NOBLES: Now, to be clear, when Sanders told us that he was changing the nature of his campaign, we specifically asked what that meant, and his response was that I'm not going to do four rallies a day. That's what he said. Now Sanders changing his tune a little bit. But, still, the expectation here is that he's not going to get back to it immediately, that it's going to be a slow ramp until he gets up to that point that he was prior to the heart attack. Now, what's interesting here is that the ardent supporters of Bernie Sanders, especially those here in Vermont, are telling us that they're with him no matter what. That's not the problem for Sanders. The problem for Sanders is whether or not he can grow that base of support, especially now with this in his background.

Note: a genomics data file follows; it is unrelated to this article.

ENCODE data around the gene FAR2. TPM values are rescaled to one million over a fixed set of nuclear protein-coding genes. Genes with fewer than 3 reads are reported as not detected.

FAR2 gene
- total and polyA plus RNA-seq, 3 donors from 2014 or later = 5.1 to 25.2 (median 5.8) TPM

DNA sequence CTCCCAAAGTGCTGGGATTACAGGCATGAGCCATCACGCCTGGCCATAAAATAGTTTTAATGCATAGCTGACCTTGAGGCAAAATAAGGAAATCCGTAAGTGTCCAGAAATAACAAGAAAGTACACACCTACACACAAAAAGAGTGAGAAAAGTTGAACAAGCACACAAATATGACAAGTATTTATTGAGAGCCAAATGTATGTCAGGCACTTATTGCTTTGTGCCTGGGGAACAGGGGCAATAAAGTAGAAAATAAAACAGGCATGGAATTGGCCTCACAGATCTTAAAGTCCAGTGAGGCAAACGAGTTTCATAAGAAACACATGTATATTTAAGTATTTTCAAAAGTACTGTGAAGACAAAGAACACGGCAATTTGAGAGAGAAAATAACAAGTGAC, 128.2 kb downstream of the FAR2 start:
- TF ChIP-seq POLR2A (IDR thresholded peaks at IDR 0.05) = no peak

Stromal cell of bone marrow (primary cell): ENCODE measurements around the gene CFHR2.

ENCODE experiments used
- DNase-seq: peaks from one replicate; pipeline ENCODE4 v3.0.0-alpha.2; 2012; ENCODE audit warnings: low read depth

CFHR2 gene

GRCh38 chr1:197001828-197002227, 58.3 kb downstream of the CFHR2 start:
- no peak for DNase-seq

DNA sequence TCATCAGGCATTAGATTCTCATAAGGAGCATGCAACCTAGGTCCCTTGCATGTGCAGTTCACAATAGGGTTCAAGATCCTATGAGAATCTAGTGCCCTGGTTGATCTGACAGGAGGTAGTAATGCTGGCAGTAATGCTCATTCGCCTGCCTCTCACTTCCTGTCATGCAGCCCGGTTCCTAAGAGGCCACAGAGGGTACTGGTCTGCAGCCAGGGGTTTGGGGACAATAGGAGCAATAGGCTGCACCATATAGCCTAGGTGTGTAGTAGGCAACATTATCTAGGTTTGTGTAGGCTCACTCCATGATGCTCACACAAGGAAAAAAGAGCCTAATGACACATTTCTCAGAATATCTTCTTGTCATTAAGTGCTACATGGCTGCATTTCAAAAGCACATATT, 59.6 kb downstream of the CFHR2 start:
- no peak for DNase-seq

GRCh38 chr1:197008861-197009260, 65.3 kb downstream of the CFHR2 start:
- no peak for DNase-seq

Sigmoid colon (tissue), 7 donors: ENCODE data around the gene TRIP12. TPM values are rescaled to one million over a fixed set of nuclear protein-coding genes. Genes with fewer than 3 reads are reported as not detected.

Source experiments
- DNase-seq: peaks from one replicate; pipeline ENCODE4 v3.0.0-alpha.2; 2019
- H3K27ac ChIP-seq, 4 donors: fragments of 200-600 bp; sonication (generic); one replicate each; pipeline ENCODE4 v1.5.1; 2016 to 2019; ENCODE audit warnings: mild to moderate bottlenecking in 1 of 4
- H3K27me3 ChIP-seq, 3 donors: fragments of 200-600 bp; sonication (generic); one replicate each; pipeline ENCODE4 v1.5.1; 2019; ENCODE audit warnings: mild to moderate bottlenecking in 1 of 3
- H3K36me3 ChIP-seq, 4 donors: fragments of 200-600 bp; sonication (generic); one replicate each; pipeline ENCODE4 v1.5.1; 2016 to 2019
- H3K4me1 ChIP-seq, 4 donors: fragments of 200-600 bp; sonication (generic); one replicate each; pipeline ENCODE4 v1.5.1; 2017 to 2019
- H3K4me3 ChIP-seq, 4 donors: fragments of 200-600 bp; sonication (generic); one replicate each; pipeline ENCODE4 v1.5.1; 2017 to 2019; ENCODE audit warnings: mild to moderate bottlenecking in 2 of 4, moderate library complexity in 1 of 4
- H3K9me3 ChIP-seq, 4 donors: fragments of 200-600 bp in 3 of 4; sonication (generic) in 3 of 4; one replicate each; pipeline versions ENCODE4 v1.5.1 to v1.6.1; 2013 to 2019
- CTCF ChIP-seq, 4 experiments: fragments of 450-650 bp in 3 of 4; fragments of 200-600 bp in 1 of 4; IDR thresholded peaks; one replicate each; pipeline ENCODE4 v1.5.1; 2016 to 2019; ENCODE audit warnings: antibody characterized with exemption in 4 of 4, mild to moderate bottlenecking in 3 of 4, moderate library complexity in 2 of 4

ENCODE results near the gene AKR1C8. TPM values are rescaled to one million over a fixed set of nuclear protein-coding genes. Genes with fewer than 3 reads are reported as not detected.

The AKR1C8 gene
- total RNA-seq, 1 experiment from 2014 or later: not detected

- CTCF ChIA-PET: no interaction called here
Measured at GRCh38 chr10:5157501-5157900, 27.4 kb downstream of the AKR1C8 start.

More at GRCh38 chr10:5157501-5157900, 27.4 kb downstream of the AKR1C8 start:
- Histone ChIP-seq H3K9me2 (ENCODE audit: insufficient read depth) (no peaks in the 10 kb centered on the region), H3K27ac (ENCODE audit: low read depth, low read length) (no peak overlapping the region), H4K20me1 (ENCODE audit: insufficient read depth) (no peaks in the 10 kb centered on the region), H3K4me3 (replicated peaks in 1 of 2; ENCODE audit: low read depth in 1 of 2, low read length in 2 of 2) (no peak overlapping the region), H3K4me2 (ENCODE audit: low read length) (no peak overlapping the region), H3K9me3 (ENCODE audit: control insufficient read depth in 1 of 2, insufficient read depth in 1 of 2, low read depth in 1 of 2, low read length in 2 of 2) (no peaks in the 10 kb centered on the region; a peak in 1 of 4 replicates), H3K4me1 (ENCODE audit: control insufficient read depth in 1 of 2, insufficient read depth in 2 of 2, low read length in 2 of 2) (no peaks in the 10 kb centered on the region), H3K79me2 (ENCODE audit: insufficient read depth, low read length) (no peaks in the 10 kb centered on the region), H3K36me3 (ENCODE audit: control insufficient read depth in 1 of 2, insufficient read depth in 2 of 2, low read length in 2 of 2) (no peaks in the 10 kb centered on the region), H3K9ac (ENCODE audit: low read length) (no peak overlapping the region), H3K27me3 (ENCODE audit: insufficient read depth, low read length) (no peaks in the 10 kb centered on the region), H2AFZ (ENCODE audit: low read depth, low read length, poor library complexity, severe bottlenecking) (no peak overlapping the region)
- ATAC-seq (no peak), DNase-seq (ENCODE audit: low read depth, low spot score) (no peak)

As of right now, the first major campaign event that Sanders will participate in is that October 15th CNN debate. As of right now, no plans for him to travel to California tonight for the CNN LGBTQ town hall.


BERMAN: All right, Ryan Nobles for us in Burlington. Ryan, please keep us posted. Great reporting from up there.

CAMEROTA: And, tonight, CNN and the Human Rights Campaign present this groundbreaking town hall event, "Equality in America." Many of the leading Democratic candidates will talk about the issues facing the LGBTQ community in a night of back-to-back town halls. So you can watch that starting at 7:30 p.m. Eastern.

BERMAN: That will be really, really compelling.


All right, we have a brand new interview with someone really we never hear from directly. George Conway, the husband of one of the president's top advisers, hear.